How to interview recent graduates? Because of their lack of experience, you can’t rely on their job skills, job history or recommendations. This blog post presents 6 must-know rules for interviewing recent graduates that will help you see their potential.
How to Interview Recent Graduates: 6 Must-Know Rules
Interviewing recent graduates: pros and cons
Do you want to add some fresh perspective to your workplace, but are struggling to choose the right candidate?
Selecting recent graduates is challenging for the interviewer since you cannot rely on a job history or recommendations from previous employers.
And yet, many of these candidates are the brightest minds and exactly what you need for your company. They are ambitious, tech-savvy, up to date with recent trends and industry best practices and less expensive to hire.
If you do not want to miss out on such an excellent opportunity, you should try and see their potential through other methods.
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The trouble with interviewing recent graduates
A recent graduate is not your traditional candidate, and you will literally have no written proof of their job skills because of their lack of real work experience.
➡️ What can you do?
‘’The young age and lack of work experience do not make a candidate less worthy of a position, so do not be so quick to judge them. In many cases, recent graduates won’t even have the experience with interviews, so you will find it much harder to discern their qualities and skills. You need to learn to see through these issues and select the right one for the job.‘’ – advises Jill Julian, HR manager at aussiewritings.com.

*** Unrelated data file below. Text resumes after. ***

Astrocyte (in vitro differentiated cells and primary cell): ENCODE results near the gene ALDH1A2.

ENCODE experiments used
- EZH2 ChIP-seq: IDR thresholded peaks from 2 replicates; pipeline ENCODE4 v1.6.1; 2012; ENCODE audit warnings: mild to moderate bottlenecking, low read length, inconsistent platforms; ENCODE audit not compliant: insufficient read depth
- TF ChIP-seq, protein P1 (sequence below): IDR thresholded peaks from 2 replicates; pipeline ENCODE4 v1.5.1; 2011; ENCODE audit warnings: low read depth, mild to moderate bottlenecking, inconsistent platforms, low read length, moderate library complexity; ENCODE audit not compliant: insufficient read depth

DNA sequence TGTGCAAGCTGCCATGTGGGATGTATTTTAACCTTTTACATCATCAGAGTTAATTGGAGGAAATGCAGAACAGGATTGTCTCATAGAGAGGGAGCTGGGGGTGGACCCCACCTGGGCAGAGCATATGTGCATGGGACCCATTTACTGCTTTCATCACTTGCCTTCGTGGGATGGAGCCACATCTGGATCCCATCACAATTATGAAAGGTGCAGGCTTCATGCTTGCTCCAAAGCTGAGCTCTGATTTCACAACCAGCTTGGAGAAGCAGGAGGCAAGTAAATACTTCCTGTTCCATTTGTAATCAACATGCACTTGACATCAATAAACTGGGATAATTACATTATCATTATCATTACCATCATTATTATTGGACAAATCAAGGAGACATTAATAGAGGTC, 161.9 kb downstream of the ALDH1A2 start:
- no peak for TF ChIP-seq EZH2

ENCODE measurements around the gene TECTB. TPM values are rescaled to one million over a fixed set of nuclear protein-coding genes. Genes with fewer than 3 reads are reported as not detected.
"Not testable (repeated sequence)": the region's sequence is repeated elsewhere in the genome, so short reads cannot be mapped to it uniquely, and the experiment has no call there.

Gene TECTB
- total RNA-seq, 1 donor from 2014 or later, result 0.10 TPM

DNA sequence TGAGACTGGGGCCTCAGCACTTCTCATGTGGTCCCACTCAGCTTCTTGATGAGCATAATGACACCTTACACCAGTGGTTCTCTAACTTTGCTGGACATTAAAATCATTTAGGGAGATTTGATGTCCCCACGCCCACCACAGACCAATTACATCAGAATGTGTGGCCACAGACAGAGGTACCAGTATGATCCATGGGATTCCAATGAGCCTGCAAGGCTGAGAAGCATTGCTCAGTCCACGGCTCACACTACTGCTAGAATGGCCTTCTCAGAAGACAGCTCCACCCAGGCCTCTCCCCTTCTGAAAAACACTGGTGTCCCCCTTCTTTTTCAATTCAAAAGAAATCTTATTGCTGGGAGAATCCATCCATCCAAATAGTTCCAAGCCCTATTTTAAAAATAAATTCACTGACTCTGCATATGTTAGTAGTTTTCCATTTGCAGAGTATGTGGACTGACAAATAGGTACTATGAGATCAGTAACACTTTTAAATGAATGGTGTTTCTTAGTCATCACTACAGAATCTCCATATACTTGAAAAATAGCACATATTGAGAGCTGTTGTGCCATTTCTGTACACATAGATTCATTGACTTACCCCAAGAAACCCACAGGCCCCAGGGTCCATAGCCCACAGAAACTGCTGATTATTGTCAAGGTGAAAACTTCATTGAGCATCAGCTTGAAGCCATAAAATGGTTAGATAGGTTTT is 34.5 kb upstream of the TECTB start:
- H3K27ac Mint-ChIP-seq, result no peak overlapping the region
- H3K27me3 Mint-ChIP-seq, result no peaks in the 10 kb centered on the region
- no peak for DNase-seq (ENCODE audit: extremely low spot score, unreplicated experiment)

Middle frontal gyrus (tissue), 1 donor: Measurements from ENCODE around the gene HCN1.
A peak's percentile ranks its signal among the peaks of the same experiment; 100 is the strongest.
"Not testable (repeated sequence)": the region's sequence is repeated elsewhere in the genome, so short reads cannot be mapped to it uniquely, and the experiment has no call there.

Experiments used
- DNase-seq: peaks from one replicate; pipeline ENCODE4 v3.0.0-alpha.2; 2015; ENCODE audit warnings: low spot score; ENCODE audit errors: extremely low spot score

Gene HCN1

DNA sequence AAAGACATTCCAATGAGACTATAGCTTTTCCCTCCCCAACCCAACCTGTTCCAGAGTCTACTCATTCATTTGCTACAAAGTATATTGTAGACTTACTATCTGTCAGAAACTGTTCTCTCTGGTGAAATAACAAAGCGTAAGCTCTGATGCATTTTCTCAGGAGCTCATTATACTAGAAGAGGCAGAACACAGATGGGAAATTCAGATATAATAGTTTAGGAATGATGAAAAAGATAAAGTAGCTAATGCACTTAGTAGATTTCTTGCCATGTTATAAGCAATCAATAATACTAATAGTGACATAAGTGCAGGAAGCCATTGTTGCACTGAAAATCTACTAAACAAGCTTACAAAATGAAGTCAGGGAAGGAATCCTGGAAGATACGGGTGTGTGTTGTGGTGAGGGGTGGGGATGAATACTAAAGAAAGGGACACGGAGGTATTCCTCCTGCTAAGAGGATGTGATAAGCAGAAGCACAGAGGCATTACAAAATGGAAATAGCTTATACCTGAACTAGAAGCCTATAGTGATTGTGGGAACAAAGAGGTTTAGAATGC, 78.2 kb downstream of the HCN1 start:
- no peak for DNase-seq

Harder does not equal impossible. When interviewing recent graduates, successful recruiters rely on 6 must know rules.
6 must-know rules for interviewing graduates
Here is what you need to keep in mind when interviewing a recent graduate:
Rule #1: Provide a clear directive
As an interviewer to novice candidates for their first job, you need to assist them during the interview. To make things easier for both of you, provide novice candidates with a clear directive.
This directive will depend on your approach and job description for a position you are looking to fill and specific interview questions. Tell the candidate how they should respond to your interview questions.
“When I ask you the questions, provide me with examples from previous experience or things you have learned in class. Try to be specific and tell me about the results.”
Rule #2: Use follow-up questions
The candidate may be confused and very anxious during their interview, since they don’t have that much experience in being in such situations. Be prepared for some incomplete or vague answers.
Do not get annoyed when this happens. Instead of asking the candidate to repeat the answer or tell them their answer was bad, give them a second chance by using a follow-up question.
“I see… Now tell me a bit more about what you did and when you did it. What exactly happened during that project?’’
Rule #3: Investigate their organization and time management skills